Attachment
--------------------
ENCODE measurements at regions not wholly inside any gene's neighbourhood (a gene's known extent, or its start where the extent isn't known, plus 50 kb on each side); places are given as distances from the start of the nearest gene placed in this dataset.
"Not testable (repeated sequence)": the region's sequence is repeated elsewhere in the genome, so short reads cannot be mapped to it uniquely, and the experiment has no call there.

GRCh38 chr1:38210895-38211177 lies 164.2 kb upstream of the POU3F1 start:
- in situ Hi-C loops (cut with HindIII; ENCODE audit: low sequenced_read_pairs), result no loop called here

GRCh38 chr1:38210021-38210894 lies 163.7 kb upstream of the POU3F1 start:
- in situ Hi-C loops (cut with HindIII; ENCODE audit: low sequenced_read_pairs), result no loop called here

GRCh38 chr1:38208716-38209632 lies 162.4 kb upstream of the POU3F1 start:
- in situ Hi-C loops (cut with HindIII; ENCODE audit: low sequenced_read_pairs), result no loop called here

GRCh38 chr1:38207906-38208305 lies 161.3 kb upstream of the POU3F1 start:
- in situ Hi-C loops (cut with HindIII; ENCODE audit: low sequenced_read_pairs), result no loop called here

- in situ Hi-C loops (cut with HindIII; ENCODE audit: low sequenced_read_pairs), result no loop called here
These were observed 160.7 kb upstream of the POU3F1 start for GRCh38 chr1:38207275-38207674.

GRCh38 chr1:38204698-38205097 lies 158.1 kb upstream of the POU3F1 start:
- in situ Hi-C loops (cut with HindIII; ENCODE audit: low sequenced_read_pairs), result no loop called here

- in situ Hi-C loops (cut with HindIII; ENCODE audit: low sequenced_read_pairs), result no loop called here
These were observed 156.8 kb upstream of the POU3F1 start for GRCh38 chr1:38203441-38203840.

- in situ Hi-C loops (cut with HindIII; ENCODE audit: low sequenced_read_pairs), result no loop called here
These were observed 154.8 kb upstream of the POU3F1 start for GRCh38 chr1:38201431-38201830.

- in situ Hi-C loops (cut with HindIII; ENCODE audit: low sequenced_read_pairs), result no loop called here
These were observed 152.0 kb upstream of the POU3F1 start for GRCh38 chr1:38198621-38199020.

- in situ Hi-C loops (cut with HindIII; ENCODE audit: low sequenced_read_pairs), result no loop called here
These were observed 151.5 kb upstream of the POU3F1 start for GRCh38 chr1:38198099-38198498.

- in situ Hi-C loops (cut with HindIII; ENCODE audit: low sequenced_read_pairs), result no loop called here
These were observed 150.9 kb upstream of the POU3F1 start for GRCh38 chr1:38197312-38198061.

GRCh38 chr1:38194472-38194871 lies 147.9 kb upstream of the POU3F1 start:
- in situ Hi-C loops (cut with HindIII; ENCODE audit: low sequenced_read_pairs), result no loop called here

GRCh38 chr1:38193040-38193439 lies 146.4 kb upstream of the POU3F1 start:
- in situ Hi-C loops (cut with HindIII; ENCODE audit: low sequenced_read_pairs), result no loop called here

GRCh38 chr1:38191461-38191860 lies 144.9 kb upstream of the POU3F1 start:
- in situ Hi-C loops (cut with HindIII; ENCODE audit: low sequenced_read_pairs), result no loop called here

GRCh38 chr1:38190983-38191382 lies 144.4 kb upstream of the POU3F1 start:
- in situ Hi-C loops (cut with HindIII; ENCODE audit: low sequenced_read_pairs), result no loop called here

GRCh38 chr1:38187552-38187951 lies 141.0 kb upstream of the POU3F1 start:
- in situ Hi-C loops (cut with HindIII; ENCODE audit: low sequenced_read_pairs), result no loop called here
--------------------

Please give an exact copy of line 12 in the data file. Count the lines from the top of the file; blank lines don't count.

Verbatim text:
These were observed 160.7 kb upstream of the POU3F1 start for GRCh38 chr1:38207275-38207674.